To say I was stunned when I woke up Friday morning to learn that the people of the UK wanted to leave the EU would be a massive understatement. So many questions went through my head. How would this impact me and my family? How would this impact the Data School? There’s so much left to be answered, but one thing is certain, what we’re doing at the Data School will live on; it’s too great of an undertaking for the UK voters to take us down with them.
DS3 had a lot of questions when they arrived Friday, so in the spirit of learning, we decided to switch gears and focus on the data around the referendum. We brainstormed possible topics and everyone picked something they wanted to work on. The goal was to spend the next few hours finding data and visualising it in Tableau for our Friday presentations. I’m so proud of the team for turning around such amazing and insightful work in such a short time. This goes to show that smart people, when presented with a challenge, can really excel.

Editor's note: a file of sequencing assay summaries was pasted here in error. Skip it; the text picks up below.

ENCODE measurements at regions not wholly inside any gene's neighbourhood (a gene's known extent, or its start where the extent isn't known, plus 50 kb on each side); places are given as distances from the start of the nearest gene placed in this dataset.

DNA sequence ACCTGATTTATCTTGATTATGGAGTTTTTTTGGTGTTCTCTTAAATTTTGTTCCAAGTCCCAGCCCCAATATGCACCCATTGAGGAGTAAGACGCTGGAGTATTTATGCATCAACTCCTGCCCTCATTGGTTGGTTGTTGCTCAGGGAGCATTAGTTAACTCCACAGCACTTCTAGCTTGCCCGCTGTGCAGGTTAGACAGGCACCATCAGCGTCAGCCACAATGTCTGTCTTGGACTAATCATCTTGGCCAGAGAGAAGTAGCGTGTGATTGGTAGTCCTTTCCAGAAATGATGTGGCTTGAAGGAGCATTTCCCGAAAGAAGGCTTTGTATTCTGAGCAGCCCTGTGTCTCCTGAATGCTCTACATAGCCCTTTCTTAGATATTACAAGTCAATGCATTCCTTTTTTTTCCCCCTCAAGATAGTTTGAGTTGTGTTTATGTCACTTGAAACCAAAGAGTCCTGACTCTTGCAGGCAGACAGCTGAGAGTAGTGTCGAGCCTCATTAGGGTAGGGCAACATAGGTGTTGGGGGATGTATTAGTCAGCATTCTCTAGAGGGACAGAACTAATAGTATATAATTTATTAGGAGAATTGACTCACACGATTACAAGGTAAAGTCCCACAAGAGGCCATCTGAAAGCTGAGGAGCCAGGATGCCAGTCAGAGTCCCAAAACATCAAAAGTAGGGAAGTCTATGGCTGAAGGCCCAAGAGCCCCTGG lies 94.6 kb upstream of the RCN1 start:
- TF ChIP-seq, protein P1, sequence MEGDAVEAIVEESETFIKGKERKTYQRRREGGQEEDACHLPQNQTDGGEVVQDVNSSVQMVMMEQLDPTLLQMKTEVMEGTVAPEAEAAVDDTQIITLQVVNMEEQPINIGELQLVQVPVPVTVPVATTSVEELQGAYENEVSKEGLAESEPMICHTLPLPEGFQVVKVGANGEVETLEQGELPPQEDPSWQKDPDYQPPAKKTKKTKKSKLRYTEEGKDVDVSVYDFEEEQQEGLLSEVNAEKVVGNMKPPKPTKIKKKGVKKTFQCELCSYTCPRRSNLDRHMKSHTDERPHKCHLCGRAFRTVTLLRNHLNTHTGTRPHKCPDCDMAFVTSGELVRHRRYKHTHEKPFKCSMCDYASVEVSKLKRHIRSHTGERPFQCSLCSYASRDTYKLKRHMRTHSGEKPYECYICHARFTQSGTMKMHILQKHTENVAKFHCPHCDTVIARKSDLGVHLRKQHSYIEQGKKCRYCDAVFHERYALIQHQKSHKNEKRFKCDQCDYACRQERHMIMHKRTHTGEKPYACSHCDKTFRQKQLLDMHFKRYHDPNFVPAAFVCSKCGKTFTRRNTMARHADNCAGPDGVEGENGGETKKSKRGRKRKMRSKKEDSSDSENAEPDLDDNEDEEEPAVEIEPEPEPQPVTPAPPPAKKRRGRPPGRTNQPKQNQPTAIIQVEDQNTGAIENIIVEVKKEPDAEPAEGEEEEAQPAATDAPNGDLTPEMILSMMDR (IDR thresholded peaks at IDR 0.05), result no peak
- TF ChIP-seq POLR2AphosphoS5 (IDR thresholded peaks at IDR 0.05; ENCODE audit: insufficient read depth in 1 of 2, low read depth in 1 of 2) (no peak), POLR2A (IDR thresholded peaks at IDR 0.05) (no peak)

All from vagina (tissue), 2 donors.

Naledi got us started with this amazing analysis that compares the trends of voters based on their demographics. Fascinatingly, the Guardian created a nearly identical graphic just a short while later.
Borja explored the impact Brexit could have on UK tourism. In particular, he focused on the countries that spend the most in the UK.
I then presented an infographic about the polls leading up to the vote. These polls closely match the actual voting patterns.
I encouraged Nisa to create a story that was more of an editorial or opinion piece. And did she ever deliver with her Timeline of Doom!
Amanda focused on the voting results themselves, more specifically the geographic distribution. It’s very interesting to look at each region and how its local areas voted.
Ben has an amazingly ability to take very complex data and turn it into a simple story. His examination of historical polls versus the actual results showed some striking problems with polls in the UK. Basically, they’re not very good at predicting the actual results.
Will had the very difficult task of taking the actual polling results and determining who would be most impacted in the long-term by the decision. In other words, what part did age play in the referendum?
Last up was Peter, who looked at the stock market and how Brexit compares to other historical market crashes.
Overall, I think this was quite therapeutic for the team and helped us all come to grips with the complexity and magnitude of the results.